SpaceX gets first private passenger for moon trip

Olive Hawkins
September 14, 2018

The company announced plans to send two private passengers around the Moon in February 2017, with take-off planned for this year.

In a step that commercialises space travel, United States private space firm SpaceX on Friday announced that it will send the first private passenger to Moon and will reveal his identity on Monday. This lunar mission - a flyby, not a landing - represents "an important step toward enabling access for everyday people who dream of traveling to space", SpaceX said in a tweet. It's slated to eventually replace SpaceX's other rockets, the Falcon 9, Falcon Heavy, and Dragon, being more affordable to build owing to its integrated design.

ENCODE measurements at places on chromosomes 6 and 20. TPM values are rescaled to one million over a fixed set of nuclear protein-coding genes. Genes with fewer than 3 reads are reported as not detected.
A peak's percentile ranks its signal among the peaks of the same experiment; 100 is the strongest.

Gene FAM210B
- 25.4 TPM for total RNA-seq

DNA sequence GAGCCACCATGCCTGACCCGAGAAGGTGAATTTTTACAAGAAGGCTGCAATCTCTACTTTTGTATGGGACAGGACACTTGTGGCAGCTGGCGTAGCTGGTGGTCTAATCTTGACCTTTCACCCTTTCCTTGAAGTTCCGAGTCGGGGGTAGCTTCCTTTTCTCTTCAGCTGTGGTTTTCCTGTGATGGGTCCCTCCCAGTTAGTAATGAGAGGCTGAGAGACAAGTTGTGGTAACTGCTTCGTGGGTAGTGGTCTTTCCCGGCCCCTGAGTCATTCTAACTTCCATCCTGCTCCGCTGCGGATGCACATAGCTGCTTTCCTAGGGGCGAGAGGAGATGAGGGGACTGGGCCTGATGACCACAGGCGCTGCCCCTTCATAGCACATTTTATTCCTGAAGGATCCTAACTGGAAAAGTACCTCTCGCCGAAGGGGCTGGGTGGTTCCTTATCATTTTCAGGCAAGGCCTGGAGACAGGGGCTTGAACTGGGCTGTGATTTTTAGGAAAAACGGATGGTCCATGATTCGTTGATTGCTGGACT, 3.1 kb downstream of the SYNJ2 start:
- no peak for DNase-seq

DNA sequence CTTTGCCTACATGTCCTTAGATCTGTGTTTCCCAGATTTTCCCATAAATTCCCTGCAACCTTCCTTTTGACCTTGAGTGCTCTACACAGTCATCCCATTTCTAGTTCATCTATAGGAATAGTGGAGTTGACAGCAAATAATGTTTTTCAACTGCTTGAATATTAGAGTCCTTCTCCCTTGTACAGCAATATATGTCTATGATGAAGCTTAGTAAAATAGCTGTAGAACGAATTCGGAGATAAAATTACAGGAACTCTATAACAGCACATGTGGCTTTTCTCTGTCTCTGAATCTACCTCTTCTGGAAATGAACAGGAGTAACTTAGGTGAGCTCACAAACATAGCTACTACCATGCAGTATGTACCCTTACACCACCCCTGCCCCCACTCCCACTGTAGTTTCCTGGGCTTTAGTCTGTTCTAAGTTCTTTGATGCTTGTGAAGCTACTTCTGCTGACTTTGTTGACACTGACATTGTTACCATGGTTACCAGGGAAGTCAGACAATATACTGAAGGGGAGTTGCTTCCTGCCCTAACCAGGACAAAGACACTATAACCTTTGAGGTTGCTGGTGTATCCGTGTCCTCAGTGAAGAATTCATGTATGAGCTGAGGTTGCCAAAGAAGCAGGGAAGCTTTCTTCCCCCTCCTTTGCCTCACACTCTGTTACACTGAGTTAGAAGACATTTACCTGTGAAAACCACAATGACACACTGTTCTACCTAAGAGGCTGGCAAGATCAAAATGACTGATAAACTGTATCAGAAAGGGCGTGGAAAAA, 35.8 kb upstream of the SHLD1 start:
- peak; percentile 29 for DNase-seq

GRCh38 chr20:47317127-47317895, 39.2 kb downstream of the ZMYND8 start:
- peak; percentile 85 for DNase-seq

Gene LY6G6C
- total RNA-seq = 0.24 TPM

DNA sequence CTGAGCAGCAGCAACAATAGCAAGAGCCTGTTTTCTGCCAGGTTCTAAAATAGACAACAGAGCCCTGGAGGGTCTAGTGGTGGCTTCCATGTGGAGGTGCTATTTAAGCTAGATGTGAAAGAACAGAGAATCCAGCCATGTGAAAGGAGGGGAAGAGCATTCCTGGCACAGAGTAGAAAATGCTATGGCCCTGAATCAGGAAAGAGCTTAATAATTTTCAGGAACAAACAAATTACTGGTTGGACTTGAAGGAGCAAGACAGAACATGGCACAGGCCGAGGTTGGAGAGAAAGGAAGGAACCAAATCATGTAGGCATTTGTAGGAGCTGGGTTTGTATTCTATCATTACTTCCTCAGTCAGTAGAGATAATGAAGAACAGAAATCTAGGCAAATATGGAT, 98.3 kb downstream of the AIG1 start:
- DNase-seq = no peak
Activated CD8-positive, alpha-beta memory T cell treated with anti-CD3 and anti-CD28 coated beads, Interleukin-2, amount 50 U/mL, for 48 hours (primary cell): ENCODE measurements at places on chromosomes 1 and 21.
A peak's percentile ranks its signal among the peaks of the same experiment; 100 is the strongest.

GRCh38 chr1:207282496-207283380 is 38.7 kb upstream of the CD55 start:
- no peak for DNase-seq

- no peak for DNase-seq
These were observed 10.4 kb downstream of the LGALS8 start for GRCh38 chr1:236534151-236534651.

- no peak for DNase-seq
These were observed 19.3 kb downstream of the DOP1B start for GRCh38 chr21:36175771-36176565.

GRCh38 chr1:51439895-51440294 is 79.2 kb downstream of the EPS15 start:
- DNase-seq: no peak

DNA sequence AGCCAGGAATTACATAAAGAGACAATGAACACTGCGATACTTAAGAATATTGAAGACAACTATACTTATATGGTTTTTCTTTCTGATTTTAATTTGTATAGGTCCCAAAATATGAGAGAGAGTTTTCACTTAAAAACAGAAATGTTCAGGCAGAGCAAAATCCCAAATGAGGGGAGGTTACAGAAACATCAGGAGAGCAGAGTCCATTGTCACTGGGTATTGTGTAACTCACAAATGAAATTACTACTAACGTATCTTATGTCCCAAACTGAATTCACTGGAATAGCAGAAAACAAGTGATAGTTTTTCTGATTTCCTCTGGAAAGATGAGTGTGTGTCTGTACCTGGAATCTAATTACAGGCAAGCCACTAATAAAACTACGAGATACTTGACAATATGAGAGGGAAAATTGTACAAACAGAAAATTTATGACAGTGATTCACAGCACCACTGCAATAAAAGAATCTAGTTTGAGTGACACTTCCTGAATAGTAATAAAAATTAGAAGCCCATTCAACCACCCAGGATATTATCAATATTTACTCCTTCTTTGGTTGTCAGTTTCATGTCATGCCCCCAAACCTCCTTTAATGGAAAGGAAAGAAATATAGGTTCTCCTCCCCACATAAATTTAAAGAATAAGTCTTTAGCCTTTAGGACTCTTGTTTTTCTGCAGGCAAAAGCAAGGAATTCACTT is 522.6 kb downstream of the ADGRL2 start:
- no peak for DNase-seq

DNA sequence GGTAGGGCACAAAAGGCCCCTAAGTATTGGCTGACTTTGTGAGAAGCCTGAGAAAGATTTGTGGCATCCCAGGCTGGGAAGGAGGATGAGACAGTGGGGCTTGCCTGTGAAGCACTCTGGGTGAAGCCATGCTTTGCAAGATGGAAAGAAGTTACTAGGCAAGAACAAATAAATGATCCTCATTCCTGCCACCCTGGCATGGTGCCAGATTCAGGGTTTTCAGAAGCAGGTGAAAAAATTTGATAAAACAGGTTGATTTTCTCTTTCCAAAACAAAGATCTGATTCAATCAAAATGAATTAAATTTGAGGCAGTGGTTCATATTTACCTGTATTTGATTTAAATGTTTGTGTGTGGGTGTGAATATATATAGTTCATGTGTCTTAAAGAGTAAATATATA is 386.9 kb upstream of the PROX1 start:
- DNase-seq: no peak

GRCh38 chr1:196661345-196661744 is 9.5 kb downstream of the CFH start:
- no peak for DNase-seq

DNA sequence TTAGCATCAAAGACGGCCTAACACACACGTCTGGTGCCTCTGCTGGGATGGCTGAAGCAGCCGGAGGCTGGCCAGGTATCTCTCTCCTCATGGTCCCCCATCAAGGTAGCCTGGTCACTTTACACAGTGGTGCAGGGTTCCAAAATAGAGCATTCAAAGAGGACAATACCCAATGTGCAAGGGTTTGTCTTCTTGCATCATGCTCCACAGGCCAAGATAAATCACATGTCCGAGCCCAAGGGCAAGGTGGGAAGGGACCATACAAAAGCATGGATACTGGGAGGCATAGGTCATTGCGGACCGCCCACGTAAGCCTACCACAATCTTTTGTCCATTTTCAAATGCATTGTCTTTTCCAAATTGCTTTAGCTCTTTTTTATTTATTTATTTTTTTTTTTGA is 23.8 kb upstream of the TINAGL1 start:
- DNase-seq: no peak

However, the company has remained mum about those plans in recent months.

More details would be made available on Monday, it said.

Only 24 humans have been to the Moon so far, and no one has visited since the 1972 Apollo mission.

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SpaceX has established its bona fides in the aerospace business by transporting supplies to the International Space Station and by completing the tricky maneuver of recovering rockets after launch so that they can be reused.

The new strategy is to still fly around the moon, but using an even bigger SpaceX rocket still in development that has its own dedicated passenger ship.

SpaceX, the rocket company founded by billionaire Elon Musk, announced late Thursday that it has signed the world's first private passenger to fly around the moon in its Big Falcon Rocket (BFR).

During a speech in Australia previous year, Musk said he was hopeful that the BFR would be able to launch and land at last two cargo ships on Mars by 2022.

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